Southampton Town Supervisor Jay Schneiderman
With the East End rental season surging early, and Airbnb showcasing over 300 possible Hamptons five-day “stays,” ranging from $39 per night for a single bedroom to $665 per night for a house that accommodates eight people, Southampton Town Supervisor Jay Schneiderman announced Wednesday that town code inspectors will commence a special crackdown on short-term rentals during the month of April.
The move is in response to the influx of New York City visitors who began arriving last month, fleeing Manhattan in an attempt to escape the COVID-19 epidemic.
As the streets and stores filled with second-homeowners and visitors, straining off-season resources, Mr. Schneiderman wrote Governor Andrew Cuomo seeking a temporary ban that would restrict travel from points west to essential travel only.
Signed by the supervisors of Riverhead and Southold towns, several village mayors, and leaders of the Shinnecock Nation, the letter appears to have never gotten to the governor. On Sunday during his daily update, Mr. Cuomo said he had not heard any request for travel restrictions from any government officials.
On March 28, the Centers for Disease Control and Prevention issued a travel advisory for residents of the Tri-State area, cautioning them against non-essential travel. Four days earlier, White House coronavirus coordinator Dr. Deborah Brix recommended that people who had recently left New York City self-quarantine for 14 days to staunch the spread of COVID-19.
Noting that most summer homes in Southampton were already occupied, Mr. Schneiderman wasn’t sure he’d try again to get a ban in place. Still, he mused about day trippers and people coming back and forth between the city and the East End.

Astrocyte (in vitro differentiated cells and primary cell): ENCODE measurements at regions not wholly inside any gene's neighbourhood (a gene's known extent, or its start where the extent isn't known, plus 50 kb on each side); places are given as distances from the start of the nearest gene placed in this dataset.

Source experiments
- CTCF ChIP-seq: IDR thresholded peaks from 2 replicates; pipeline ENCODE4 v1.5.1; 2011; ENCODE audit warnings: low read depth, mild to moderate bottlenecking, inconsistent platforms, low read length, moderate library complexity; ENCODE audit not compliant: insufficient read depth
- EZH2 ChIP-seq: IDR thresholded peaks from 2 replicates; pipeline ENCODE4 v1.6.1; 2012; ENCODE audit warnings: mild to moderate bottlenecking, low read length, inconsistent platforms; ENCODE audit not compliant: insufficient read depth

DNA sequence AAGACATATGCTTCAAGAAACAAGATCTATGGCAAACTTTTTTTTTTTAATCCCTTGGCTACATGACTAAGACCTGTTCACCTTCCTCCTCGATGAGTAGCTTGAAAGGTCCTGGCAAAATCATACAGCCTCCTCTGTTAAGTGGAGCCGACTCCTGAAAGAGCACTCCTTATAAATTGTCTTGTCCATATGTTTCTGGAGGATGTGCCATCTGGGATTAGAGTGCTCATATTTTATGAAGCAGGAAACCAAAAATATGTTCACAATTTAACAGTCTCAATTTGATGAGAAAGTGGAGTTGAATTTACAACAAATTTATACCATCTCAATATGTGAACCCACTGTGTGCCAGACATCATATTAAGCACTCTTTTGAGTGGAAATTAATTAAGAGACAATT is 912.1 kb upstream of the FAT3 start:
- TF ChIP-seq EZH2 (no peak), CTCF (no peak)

“We are all trying to flatten the curve as quickly as possible,” he said Tuesday. “It is made much more difficult when new people are constantly entering your community, particularly from a known coronavirus hot spot.”
And while the requested travel ban didn’t come through, the supervisor said strict enforcement of existing short-term rentals will achieve a similar end.
The town’s rental law requires all rental properties obtain town permits, and it prohibits rental terms shorter than 14 days.
However, many property owners use online platforms like Airbnb, VRBO, and HomeAway to secure shorter stays in violation of Southampton’s rental law.
“Many properties are renting by the night or for just the weekend at a time when the community is growing increasingly concerned about new people entering the community from the New York Metropolitan area, the nation’s epicenter for the virus,” Mr. Schneiderman said in a press release sent out Tuesday.
When second homeowners flooded the town, there was increased risk due to increased population. Properties turning over several times in a short period of time can result in “a significantly increased risk,” Mr. Schneiderman said.
Fines for violations of the rental law can be up to double the rental revenues collected and lead to the revocation of a rental permit. The supervisor said he’d like to see the fines support local food pantries that have seen a four-fold increase in demand.
Anyone engaging in short-term rental activities, including listing a short term rental during the period of the state emergency order that runs through April 29, “will be subject to significant financial penalties, “ Ryan Murphy, public safety director for the town said in the release.
The town will make full exemption from the rental law for healthcare workers responding to the COVID-19 crisis.
In Southold, Supervisor Scott Russell is also reportedly mulling a temporary rental ban.
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